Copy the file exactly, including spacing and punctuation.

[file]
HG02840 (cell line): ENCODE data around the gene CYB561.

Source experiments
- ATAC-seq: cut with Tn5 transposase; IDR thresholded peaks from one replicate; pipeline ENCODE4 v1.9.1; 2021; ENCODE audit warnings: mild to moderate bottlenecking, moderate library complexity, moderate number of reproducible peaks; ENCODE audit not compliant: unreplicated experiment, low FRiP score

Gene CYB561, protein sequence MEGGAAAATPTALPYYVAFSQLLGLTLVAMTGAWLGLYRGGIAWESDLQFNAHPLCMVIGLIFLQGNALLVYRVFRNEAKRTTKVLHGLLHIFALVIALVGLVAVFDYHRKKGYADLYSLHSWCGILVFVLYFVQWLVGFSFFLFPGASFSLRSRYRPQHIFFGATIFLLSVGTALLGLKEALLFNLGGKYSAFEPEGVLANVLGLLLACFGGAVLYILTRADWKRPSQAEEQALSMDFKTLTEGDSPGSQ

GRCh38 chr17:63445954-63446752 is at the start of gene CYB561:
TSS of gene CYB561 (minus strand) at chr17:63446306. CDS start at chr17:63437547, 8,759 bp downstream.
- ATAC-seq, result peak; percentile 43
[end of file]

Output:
HG02840 (cell line): ENCODE data around the gene CYB561.

Source experiments
- ATAC-seq: cut with Tn5 transposase; IDR thresholded peaks from one replicate; pipeline ENCODE4 v1.9.1; 2021; ENCODE audit warnings: mild to moderate bottlenecking, moderate library complexity, moderate number of reproducible peaks; ENCODE audit not compliant: unreplicated experiment, low FRiP score

Gene CYB561, protein sequence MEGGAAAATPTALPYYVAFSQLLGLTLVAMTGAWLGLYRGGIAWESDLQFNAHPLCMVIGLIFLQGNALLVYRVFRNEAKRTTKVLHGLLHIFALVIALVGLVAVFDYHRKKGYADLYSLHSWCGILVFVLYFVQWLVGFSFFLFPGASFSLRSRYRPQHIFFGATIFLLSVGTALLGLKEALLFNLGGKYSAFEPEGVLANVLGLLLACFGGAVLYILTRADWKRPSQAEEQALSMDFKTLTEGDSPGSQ

GRCh38 chr17:63445954-63446752 is at the start of gene CYB561:
TSS of gene CYB561 (minus strand) at chr17:63446306. CDS start at chr17:63437547, 8,759 bp downstream.
- ATAC-seq, result peak; percentile 43